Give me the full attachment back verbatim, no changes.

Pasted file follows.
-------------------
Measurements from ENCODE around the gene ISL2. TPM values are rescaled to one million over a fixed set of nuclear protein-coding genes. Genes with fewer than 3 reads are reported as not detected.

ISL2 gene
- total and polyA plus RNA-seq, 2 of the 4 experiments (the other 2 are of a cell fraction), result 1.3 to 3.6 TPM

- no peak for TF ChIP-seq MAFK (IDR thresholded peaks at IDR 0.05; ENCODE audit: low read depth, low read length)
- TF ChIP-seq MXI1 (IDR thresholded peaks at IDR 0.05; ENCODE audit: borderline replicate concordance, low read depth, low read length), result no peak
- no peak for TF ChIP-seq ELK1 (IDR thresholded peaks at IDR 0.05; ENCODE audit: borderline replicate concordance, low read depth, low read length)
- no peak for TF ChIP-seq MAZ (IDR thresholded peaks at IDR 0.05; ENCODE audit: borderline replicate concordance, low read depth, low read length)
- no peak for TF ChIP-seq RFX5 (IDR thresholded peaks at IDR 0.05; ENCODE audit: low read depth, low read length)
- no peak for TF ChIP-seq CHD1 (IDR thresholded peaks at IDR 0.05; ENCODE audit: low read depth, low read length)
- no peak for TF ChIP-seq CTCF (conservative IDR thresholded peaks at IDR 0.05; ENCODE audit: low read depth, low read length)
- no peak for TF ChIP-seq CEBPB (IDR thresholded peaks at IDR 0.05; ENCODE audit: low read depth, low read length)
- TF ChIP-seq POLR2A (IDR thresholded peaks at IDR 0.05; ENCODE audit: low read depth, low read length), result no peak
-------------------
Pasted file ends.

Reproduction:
Measurements from ENCODE around the gene ISL2. TPM values are rescaled to one million over a fixed set of nuclear protein-coding genes. Genes with fewer than 3 reads are reported as not detected.

ISL2 gene
- total and polyA plus RNA-seq, 2 of the 4 experiments (the other 2 are of a cell fraction), result 1.3 to 3.6 TPM

- no peak for TF ChIP-seq MAFK (IDR thresholded peaks at IDR 0.05; ENCODE audit: low read depth, low read length)
- TF ChIP-seq MXI1 (IDR thresholded peaks at IDR 0.05; ENCODE audit: borderline replicate concordance, low read depth, low read length), result no peak
- no peak for TF ChIP-seq ELK1 (IDR thresholded peaks at IDR 0.05; ENCODE audit: borderline replicate concordance, low read depth, low read length)
- no peak for TF ChIP-seq MAZ (IDR thresholded peaks at IDR 0.05; ENCODE audit: borderline replicate concordance, low read depth, low read length)
- no peak for TF ChIP-seq RFX5 (IDR thresholded peaks at IDR 0.05; ENCODE audit: low read depth, low read length)
- no peak for TF ChIP-seq CHD1 (IDR thresholded peaks at IDR 0.05; ENCODE audit: low read depth, low read length)
- no peak for TF ChIP-seq CTCF (conservative IDR thresholded peaks at IDR 0.05; ENCODE audit: low read depth, low read length)
- no peak for TF ChIP-seq CEBPB (IDR thresholded peaks at IDR 0.05; ENCODE audit: low read depth, low read length)
- TF ChIP-seq POLR2A (IDR thresholded peaks at IDR 0.05; ENCODE audit: low read depth, low read length), result no peak